Alamosa "healthy living park" rises again
The battle over the sale of a former school property in Alamosa -- which deeply divided the town last summer, pitting advocates for a "healthy living park" against backers of a private, high-end RV resort -- appears to have reached an unexpected resolution. A settlement in a lawsuit over the sale stipulates that the park group can purchase the property from the RV developer for $900,000, thereby keeping the land public and heading off a proposed land swap that would have privatized city-owned ranch land north of the site.
Supporters of the Rio Grande Healthy Living Park, which include the San Luis Valley Local Foods Coalition and the Trust for Public Land, have four months to raise the purchase amount. If the deal goes through, it will reinforce critics' claims that the Alamosa School Board badly undervalued the former Polston Elementary School property when it agreed to sell the site to Dan Russell, the county's elected land surveyor, for $500,000 last spring.
As I reported in "The Secret Garden" last year, board members plunged ahead with that deal despite ongoing discussions with the park group, which was seeking time to raise the full appraised value of the property, $755,000. They envisioned the site, which sits on prime topsoil on the banks of the Rio Grande and just across the river from the city's largest park, as the future home of a botanical garden, an all-weather clamshell amphitheater for live music, and other amenities that could appeal to tourists, as well as a place for small farm plots that could help struggling families and train aspiring growers in sustainable methods; a production greenhouse that could supply produce to valley schools, as well as to a farm-fresh restaurant on the site; a commercial kitchen, available to small-batch bakers and chefs trying to launch their own micro-businesses; and much more.
A design for the Rio Grande Healthy Living Park.
The board's decision to sell the land to Russell for an RV park instead, for a third less than the competing group's offer, was never publicly explained. But recordings of closed-door meetings, later released in the course of the lawsuit filed by the park group against the school district, revealed that school officials had reservations about the Trust for Public Land's ability to raise the purchase price, thought an RV park would be a better generator of taxes and tourism, and referred to the park supporters as "a bunch of hippies from Crestone."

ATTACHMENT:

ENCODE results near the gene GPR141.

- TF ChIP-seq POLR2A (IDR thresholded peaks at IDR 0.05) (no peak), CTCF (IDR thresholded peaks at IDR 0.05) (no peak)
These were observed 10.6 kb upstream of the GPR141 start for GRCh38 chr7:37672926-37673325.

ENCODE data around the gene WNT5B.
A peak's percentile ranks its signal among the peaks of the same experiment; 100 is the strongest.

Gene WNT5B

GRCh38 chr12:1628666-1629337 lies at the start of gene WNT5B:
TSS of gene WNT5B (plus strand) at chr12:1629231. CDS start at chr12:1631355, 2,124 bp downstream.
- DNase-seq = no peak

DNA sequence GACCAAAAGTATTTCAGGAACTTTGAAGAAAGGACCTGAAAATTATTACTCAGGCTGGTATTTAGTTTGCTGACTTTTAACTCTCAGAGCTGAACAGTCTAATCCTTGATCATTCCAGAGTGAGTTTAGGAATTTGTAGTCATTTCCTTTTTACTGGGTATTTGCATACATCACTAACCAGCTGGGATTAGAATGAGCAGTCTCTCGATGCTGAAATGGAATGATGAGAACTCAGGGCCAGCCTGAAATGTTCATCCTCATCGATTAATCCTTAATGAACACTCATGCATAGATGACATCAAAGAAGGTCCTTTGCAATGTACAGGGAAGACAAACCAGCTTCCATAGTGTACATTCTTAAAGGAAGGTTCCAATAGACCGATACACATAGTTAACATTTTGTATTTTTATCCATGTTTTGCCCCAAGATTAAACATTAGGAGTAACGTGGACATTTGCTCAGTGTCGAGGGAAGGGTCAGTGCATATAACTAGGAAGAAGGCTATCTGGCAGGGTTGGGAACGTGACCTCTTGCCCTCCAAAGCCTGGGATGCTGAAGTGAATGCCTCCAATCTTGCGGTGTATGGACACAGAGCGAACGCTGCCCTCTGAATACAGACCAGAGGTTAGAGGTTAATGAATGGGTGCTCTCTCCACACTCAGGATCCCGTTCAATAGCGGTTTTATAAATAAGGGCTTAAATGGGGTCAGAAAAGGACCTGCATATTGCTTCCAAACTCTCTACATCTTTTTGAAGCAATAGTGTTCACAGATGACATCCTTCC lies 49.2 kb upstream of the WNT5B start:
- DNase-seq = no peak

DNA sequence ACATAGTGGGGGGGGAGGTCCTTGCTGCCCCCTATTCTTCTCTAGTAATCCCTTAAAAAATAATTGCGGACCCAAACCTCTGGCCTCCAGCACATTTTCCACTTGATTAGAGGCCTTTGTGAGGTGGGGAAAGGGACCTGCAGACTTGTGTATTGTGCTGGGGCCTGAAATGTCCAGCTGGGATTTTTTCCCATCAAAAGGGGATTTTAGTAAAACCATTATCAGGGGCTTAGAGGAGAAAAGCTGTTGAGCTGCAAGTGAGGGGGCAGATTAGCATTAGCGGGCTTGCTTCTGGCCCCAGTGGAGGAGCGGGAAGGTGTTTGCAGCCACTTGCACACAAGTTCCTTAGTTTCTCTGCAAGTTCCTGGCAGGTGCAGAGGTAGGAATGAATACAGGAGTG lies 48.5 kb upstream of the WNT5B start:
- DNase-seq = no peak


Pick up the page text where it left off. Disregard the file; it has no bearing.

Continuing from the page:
In a document filed last month, the park supporters agree to drop their lawsuit in exchange for the chance to buy the property for $900,000, $145,000 more than they offered last year. Filmmaker and professor Danny Ledonne, one of the "healthy living park" enthusiasts, notes that his group has only until June 27 to come up with the funds. "It's certainly a challenge," he says. "But we're in a stronger position now, with more supporters than we had when this started."
If the sale happens, it will be a tidy profit for Russell, who also reserves the right to remove up to 500 cubic yards of the land's rich topsoil. (Ledonne says that provision was made because Russell had pledged to donate some already excavated topsoil to a gardening project run by the local Boys and Girls clubs.) But it will also put to rest a land swap Russell had sought with the city that would have turned over a portion of city-owned ranch land to his development in exchange for restoring public access to certain trails on the Polston site.
"We evaluated a range of possible options," Ledonne says. "If we fail to raise the $900,000, then the school board was right all along. But now we have the opportunity to do what we said we would do."
Ledonne adds that the Trust for Public Lands is "still very interested in developing this project" and that tax-deductible contributions to the park purchase will be accepted on the San Luis Valley Local Foods Coalition website.